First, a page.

Netflix Tag

The Two Popes

The Two Popes

Despite its occasionally lavish cinematography and stellar supporting cast, The Two Popes is first and foremost a dialogue-driven drama that is not overly dramatic.

 

It’s an impressive feat, considering how the scandals that ultimately drove Pope Benedict XVI to even consider becoming the first pontiff in 598 years to resign continue to make national news. His explanation of “lack of strength of mind and body” combined with the continuing stream of allegations of pedophilia committed by clergy and hidden by the church were widely

seen as contributing to his decision.

 

As portrayed by Anthony Hopkins, Pope Benedict is a frail old man dead-set in his belief that followers must adhere to a strictly conservative doctrine, whereas Pope Francis, his ultimate successor, who is brilliantly played by Jonathan Pryce, is a reformer open to changes in both practice and perception of a pontiff’s day-to-day responsibilities and role on the international stage.

 

Without giving away the crux of the content, it’s widely known that as he eventually moved closer to retirement, Pope Benedict XVI summoned Cardinal Jorge Mario 

Bergoglio (the future Pope Francis) to meet with him at his summer home in the Lazio region of Italy. Bergoglio, who himself was considering a move away from his position as cardinal of Buenos Aires, spent many hours with the pope discussing their respective pasts and paths, views on a changing world, and of course modern-day news stories about indiscretions in the church.

 

These conversations are at the heart of The Two Popes. More riveting than any action sequence I’ve seen over the past year, their meetings slowly build in intensity as the two men come to terms with their beliefs, differences, histories, and plans to move on from their individual roles.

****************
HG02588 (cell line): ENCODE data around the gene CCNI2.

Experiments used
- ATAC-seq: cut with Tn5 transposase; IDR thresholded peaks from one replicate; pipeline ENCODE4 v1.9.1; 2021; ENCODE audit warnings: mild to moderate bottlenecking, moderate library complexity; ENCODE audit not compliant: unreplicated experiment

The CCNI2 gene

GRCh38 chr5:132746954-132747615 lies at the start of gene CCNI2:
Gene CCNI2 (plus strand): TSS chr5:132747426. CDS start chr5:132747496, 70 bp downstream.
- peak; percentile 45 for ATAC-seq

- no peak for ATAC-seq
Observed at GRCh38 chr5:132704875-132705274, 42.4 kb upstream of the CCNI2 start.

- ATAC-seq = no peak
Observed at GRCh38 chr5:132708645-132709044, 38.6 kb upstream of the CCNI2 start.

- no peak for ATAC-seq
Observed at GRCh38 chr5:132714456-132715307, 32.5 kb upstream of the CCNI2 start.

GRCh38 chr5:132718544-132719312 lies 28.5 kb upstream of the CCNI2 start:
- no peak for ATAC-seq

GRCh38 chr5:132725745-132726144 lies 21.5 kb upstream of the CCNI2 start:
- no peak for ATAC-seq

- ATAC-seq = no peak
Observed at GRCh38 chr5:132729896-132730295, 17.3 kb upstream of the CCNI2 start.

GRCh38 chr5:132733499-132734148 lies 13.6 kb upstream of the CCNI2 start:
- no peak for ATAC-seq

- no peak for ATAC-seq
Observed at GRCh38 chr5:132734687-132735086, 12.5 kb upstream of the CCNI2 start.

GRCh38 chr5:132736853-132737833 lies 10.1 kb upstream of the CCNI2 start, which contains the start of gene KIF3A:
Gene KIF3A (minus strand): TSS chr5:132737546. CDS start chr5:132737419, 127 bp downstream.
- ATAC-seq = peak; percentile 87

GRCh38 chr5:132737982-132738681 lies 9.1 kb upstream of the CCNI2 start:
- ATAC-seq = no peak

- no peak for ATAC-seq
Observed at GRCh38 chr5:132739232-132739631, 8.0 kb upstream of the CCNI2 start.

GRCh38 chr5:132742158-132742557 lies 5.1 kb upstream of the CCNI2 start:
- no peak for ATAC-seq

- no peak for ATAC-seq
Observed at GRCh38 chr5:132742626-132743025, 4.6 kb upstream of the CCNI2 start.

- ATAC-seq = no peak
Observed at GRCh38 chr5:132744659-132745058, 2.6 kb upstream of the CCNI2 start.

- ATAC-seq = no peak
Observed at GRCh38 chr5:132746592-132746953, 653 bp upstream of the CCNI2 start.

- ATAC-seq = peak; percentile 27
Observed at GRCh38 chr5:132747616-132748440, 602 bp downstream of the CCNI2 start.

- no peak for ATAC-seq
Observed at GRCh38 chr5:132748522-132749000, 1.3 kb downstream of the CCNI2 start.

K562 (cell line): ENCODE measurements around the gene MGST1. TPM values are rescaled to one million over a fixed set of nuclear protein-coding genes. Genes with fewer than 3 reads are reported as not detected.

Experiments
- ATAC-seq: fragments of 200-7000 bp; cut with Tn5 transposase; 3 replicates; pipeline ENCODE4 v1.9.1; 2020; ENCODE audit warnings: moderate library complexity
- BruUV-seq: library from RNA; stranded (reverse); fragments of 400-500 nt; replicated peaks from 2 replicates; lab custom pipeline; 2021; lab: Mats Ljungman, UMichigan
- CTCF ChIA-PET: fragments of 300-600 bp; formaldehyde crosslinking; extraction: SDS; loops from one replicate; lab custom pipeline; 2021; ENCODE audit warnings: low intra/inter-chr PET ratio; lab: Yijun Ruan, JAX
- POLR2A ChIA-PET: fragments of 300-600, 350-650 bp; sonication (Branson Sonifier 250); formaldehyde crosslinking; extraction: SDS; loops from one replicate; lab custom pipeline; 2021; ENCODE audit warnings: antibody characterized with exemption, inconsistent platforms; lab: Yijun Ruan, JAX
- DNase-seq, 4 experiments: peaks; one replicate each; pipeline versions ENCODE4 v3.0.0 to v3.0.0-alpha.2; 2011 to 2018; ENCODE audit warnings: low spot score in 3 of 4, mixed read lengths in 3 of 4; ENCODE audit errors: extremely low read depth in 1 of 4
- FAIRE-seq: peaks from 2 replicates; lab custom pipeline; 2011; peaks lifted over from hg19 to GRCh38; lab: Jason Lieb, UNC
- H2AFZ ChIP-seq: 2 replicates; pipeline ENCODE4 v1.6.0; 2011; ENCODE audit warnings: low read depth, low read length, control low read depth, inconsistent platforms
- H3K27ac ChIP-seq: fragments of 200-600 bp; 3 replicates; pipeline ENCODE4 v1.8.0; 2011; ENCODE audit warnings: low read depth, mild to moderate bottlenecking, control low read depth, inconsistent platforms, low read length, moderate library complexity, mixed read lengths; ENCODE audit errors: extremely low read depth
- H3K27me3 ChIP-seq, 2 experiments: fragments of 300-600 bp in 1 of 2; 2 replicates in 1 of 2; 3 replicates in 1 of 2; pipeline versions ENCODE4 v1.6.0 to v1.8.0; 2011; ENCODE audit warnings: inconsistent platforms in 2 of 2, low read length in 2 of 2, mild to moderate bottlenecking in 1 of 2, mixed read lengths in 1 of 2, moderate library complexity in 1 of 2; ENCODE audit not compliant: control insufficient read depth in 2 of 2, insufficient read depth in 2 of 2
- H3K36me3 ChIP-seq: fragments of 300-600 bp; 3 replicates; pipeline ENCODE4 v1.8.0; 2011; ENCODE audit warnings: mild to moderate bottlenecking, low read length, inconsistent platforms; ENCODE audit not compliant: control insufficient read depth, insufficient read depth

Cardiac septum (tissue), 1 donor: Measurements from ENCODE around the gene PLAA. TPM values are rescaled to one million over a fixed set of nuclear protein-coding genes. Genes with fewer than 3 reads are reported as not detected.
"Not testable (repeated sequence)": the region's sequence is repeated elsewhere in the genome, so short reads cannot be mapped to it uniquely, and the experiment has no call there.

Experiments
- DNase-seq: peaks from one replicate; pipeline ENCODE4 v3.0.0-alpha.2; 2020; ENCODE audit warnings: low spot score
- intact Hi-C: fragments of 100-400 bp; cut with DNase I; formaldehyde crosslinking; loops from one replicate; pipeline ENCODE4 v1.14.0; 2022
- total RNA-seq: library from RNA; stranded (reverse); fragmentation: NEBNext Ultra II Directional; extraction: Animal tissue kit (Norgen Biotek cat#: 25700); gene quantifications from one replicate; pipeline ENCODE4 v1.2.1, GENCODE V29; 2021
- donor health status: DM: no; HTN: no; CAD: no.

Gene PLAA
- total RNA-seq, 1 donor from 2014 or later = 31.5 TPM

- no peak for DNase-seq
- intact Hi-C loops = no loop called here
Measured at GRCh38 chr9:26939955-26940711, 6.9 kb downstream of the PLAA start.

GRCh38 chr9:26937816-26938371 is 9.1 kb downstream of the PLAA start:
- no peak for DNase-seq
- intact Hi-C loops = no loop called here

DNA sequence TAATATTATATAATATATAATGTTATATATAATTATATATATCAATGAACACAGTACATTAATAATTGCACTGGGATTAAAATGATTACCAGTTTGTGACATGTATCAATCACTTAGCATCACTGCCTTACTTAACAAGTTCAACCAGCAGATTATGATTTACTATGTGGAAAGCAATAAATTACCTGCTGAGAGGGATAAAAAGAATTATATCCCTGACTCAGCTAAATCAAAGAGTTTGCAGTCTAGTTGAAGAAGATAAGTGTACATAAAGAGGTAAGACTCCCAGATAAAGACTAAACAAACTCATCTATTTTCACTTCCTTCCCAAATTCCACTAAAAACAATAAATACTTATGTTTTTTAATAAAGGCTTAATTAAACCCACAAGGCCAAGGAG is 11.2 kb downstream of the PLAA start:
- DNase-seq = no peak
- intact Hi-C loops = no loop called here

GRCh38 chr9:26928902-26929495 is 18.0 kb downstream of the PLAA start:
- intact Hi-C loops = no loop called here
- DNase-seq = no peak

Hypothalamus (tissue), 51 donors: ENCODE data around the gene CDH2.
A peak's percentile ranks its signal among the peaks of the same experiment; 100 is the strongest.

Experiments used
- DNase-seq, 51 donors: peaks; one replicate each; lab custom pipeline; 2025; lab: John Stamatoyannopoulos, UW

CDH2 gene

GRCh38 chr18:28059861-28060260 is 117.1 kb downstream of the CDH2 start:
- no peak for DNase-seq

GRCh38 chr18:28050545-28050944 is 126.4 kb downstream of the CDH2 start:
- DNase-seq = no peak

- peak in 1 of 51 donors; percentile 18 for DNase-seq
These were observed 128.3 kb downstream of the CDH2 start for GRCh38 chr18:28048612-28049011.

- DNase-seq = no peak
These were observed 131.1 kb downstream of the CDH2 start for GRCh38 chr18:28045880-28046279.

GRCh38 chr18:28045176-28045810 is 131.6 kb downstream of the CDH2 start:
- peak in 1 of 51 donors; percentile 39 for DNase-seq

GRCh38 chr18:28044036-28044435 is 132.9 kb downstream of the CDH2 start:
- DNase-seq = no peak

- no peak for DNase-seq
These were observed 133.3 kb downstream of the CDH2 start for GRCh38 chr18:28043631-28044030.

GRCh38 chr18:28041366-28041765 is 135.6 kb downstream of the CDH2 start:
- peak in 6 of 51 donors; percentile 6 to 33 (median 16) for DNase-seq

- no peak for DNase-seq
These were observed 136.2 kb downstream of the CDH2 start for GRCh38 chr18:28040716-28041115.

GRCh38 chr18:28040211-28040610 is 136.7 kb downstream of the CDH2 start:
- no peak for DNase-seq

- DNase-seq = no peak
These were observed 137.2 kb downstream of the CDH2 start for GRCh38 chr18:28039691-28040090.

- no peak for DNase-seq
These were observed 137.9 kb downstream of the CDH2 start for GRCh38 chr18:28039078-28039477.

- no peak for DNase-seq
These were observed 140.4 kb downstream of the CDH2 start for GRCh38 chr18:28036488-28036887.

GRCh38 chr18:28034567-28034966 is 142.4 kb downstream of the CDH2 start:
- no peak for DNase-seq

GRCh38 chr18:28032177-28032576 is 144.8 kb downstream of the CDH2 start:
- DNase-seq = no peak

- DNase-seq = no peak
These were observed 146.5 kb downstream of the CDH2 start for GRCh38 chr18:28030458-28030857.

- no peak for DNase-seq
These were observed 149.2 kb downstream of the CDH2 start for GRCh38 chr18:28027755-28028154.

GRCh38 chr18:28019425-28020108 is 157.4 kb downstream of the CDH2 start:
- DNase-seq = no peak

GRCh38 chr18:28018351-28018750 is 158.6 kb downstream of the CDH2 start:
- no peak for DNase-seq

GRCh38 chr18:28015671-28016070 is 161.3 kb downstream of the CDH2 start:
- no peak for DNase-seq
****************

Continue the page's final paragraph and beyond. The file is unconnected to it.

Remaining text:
The Two Popes is a singularly focused film where, as in My Dinner with Andre and Killing Them Softly, backgrounds and supporting actors play a (very) distant second to the two leads’ conversations.

As a test to see if my first impressions held firm, I listened to the soundtrack while riding the subway on route to a meeting. Sure enough, the dialogue kept a grip on my interest, even as I travelled with a sea of commuters during the Brooklyn-to-Manhattan morning rush.

 

That said, The Two Popes is no slouch as a visual 

The Two Popes

treat. From breathtaking scenes of the pontiff’s summer retreat in Lazio to modern-day footage of the Vatican and city of Rome, viewers with reasonably substantial 4K displays will be drawn in by the intense beauty of the region. The visuals alone would serve as an effective promotion that could easily have been sponsored by The Italian National Tourist Board.

 

Written by Anthony McCarten and directed by Fernando Meirelles, The Two Popes is more than anything an enduring vehicle for its two stars—in particular, Jonathan Pryce, who instills a believable vulnerability into his portrayal of Pope Francis. Sensitive, modest, and filled with self-doubt that teeters on self-loathing, Pryce’s pontiff is as human as his most humble followers, especially when recounting disturbing episodes from his past. Meirelles deftly switches to flashbacks that convey an old-movie sensibility in terms of both noirish presentation and the overall sense of morality in the scene.

 

Sonically, The Two Popes lets the story do the talking, with a subtle mix that made me feel as if I was sitting with the two men. Effects are sparingly placed in the surround channels, but, as I learned from my experience simply listening to the film while otherwise in motion, The Two Popes doesn’t require a modern-day surround system. On the contrary, the direct, emotionally honest simplicity of the story would likely be just as enjoyable if viewed only with the aid a budget soundbar. The noise of the crowd, calming sounds of nature, and raucous crowds are all aided by a high-end home theater, but they aren’t reliant upon it. The dialogue is the true star of this film, and it is what pulled me back for multiple viewings over several weeks.